Interview with Dave Dennis
QUESTION 7
INTERVIEWER:

OK, GIVE ME UM, GIVE ME THAT—TELL ME, TELL ME THIS MISSISSIPPI THAT YOU'RE COMING INTO. DESCRIBE IT… MOST OF THESE PEOPLE WILL… CAN UNDERSTAND TOO.

Dave Dennis:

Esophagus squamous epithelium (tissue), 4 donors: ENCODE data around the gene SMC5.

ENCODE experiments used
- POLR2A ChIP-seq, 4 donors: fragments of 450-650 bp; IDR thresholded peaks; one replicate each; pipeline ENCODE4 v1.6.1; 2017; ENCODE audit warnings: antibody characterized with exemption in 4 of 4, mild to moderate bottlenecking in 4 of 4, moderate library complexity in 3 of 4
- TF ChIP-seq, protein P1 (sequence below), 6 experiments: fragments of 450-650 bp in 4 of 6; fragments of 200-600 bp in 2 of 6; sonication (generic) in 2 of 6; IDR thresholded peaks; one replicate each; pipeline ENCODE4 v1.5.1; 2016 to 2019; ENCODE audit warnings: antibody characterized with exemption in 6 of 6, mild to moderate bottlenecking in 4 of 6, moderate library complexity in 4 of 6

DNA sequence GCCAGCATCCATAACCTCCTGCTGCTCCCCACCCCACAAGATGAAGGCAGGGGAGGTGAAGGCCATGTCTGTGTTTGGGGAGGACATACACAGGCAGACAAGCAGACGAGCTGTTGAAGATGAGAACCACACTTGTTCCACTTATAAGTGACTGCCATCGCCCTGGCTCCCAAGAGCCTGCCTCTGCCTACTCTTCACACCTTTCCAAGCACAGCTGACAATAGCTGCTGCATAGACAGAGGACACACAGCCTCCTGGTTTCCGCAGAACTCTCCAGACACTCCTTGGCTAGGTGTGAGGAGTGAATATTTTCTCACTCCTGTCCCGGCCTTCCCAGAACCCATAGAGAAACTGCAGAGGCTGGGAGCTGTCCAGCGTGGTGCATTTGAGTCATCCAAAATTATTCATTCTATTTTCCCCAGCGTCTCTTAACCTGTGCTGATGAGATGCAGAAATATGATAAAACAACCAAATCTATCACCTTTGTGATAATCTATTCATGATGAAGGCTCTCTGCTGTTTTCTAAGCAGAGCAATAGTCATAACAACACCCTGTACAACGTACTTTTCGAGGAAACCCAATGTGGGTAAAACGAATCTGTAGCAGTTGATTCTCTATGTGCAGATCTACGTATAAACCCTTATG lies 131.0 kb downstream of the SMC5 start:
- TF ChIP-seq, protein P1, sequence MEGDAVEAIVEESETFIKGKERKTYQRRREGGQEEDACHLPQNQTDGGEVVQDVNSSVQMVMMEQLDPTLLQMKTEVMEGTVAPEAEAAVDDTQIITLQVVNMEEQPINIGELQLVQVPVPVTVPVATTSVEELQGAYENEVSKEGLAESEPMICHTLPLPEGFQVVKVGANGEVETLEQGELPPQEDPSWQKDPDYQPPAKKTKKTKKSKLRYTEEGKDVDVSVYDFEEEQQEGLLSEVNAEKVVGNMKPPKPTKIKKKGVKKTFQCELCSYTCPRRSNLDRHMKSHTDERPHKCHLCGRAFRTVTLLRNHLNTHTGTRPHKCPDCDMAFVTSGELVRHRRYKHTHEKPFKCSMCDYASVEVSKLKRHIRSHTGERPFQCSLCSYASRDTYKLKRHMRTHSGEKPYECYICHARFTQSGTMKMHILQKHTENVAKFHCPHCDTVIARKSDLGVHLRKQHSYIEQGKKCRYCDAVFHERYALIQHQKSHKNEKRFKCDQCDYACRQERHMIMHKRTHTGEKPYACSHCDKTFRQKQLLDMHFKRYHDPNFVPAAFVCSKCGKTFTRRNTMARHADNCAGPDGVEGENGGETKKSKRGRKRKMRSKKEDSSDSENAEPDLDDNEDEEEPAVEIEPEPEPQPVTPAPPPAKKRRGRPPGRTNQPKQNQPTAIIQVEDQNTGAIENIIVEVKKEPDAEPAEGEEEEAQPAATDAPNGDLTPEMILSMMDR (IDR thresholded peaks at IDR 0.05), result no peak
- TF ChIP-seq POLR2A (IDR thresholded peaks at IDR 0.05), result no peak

Yeah, you see coming into Mississippi, from Louisiana, it wasn't really much difference. Say uh, you cross the state line. Uh, Mississippi got of course more of the publicity, because of things were going on there, there's more activities. Uh, the conditions that existed or the type is, is that you, you there weren't any public places whereby one could go to and enjoy as a human being. The result is separation. There was black here, white there. You had separate restrooms, you had separate, you couldn't eat at the same lunch counters, you know there is a, if you go to a department store, where you have lunch counters and things like that there was a little section, a hole in the wall in the side, where blacks were allowed to eat, and then there were the other whites, beautiful lunch counters and stuff like that whites were allowed to. Hotels, most hotels, you know that you; in fact there weren't any real, what you considered the white hotels, your Holiday Inns, your Sheratons if there were any, your Hiltons, or whatever you had equivalent to that. They were all segregated, blacks could not go to those. I mean you had some places for blacks to go to that we say a little hotel here that some blacks might have put up, a boarding house here a boarding house there. I mean traveling in those particular days just to go from one place to the other you just hoped like God that you could, by God that you didn't have to stop. Or you could buy gas at the service station but you couldn't use the restrooms, you know the restrooms. You would have to go down the road someplace, stop on the side of the road and use the bathroom and hope like hell that the sheriff or the police didn't see you because then you get arrested for you know uh, indecent exposure or something like that is. And uh, those were the type conditions that existed. Blacks were, we take for granted now I guess, the fact is that registration voting and things which you weren't, blacks were not allowed you know that opportunity at that particular time. I mean you had the tests, uh, for instance one part of the test, I'll always remember in Mississippi for becoming a registered voter is that they would take a part, a section out of the constitution of the United States and tell the person to interpret that. Now in terms of, number one is, just to be able to interpret that, I mean people would do that lawyers are doing that you know, on a daily basis, attempt to interpret it, the Supreme Courts are still attempting to interpret what the constitution means. And you had people who would give you that test who would determine as to whether or not your interpretation of that was right or wrong and if you didn't pass just that one section then you know you would not be allowed to register to vote.